The crisis rocking the Plateau State House of Assembly took a new dimension Monday as the new speaker, Sanda Yakubu, declared the impeached speaker, Abok Ayuba, wanted.
There was a standoff at the Assembly Monday when thugs loyal to the two legislators, all of them members of the ruling All Progressives Congress (APC) in the state, attempted to get firm control of the hallowed chamber in favour of their favourite “speaker”.
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It took the intervention of police operatives to restore sanity at the premises of the state House of Assembly even though some destruction had occurred.
The impeachment of Ayuba last Thursday ignited a crisis in the parliament.
After his removal, the embattled speaker went to a community hall where he presided over a plenary session and announced the suspension of six lawmakers who spearheaded his ousting.
Since then, Ayuba and Yakubu have been laying claims to the speakership position.
Our correspondent reports that Ayuba and lawmakers loyal to him secretly went into the assembly’s chamber about 4 am Monday in an apparent move to outdo his rival. But a few minutes later, Yakubu and lawmakers in his camp stormed the parliament.
It was gathered that the two warring camps went into a closed-door session, where Ayuba reportedly requested that he should be reinstated as the speaker.
“Ayuba asked that he should be reinstated as a speaker and that afterwards he would resign and allow Yakubu to takeover,” a source said. It was gathered that the parliamentarians loyal to Yakubu rejected the demand of the embattled speaker.
“The camp of the new speaker left the parliament for the Government House. It was after they left that the commissioner of police came,” another source said.
It was at this point that security operatives whisked away from the embattled speaker from the chamber of the house following a protest that rocked the assembly in the early morning.
Our correspondent reports that shortly after the scenario, Yakubu declared Ayuba wanted after a plenary he presided over.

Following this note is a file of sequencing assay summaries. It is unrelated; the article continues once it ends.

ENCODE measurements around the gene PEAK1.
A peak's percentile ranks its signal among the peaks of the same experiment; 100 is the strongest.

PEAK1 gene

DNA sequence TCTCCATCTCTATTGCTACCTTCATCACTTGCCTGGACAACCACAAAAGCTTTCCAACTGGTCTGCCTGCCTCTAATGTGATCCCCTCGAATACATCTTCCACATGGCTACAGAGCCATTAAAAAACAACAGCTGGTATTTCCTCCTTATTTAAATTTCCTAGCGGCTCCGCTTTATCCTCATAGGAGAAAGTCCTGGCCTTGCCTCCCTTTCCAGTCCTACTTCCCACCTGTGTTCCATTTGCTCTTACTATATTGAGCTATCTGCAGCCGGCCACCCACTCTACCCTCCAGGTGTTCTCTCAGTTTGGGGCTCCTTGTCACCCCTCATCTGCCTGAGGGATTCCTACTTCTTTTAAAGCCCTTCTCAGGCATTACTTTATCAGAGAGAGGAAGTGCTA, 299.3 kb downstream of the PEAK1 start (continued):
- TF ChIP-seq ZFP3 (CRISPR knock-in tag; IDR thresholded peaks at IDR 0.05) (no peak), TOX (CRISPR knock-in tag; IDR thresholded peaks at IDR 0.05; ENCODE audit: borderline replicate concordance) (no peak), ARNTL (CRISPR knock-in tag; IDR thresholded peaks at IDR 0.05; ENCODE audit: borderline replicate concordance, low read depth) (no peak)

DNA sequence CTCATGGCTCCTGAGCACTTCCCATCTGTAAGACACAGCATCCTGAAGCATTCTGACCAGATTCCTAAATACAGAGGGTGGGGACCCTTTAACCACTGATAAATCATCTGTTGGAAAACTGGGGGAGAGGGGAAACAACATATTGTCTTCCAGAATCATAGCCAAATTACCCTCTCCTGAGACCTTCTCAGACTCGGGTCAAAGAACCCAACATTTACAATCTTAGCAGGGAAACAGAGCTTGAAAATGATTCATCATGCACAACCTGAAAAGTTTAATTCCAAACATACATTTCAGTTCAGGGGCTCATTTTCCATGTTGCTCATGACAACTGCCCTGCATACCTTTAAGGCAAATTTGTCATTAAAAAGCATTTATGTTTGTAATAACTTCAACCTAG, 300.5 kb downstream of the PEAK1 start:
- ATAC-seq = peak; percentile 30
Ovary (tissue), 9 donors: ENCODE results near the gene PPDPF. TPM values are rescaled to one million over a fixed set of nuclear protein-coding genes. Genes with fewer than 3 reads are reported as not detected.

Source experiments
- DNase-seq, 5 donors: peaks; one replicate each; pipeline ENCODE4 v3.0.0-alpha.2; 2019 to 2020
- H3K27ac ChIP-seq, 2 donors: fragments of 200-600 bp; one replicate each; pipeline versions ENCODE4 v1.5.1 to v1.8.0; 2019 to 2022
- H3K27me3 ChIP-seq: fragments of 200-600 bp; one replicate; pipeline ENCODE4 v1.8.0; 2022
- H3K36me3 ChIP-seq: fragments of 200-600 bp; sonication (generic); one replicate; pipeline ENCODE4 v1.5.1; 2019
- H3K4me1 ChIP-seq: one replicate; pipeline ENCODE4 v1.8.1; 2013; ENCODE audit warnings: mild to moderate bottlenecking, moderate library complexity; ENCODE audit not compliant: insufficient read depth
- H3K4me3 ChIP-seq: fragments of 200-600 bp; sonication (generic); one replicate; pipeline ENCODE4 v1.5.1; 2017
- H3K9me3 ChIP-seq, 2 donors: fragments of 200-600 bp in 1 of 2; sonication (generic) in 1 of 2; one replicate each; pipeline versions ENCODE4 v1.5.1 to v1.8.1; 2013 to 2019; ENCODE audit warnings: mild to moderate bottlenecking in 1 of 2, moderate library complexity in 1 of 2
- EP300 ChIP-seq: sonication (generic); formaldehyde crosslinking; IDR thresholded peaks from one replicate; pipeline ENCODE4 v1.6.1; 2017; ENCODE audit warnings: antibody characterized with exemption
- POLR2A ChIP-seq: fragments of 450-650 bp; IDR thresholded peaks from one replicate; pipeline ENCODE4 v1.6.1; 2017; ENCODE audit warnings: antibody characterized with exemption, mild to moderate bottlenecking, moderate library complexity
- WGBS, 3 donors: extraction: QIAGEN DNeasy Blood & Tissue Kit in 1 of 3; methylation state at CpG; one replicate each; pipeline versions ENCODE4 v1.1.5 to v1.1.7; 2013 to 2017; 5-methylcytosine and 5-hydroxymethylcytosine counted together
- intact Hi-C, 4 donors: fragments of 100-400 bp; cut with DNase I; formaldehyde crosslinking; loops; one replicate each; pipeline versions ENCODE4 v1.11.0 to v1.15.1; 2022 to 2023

It was clear whether he had the powers to declare a fellow legislator wanted.
He also announced the suspension of six members of the assembly who are loyal to the impeached speaker. They include; Henry Longs (Pankshin South), Dangtong Timothy (Riyom), Musa Agah (Rukuba/Iregwe), Bala Fwanje (Mangy South) and Nambol Listic (Langtang North).
The speaker said they were suspended following the sitting they organised at a community hall on Thursday and forceful entry into the parliament yesterday.
“We hereby declare him (impeached speaker) wanted for conducting acts inimical to the interest of the House,” he said, calling on security agencies to arrest Ayuba for parading a fake mace.
He said the House had set up two committees to investigate the former speaker over alleged financial misappropriation.
How gov, embattled speaker fell out with Lalong
Ayuba, who hails from Jos East LGA of the state, is a first timer in the state House of Assembly. He became the speaker following the support and endorsement of Governor Simon Bako Lalong shortly after the 2019 elections.
The grudges between Governor Lalong and the impeached speaker became pronounced in August when the lawmaker openly criticised the governor. Since then, Ayuba had stopped attending public functions in the state.
A reliable source close to the speaker said the governor’s feud with Ayuba started during the election of Plateau Youth Council where the candidate of the speaker was reportedly thrown away by the governor who supported another candidate backed by a member of his cabinet.
This, according to the source, made Ayuba tackle the governor during the last crisis in the state when openly urged a section of the citizens to defend themselves.
Impeachment of state House of Assembly speakers in Plateau State is becoming a norm.
It would be recalled that Lalong was in 2006 impeached as the speaker of the state assembly over his refusal to impeach former Governor of the state, Joshua Dariye, who was at loggerhead with former President Olusegun Obasanjo over the poor management of the ethno-religious crisis that rocked the state during his tenure.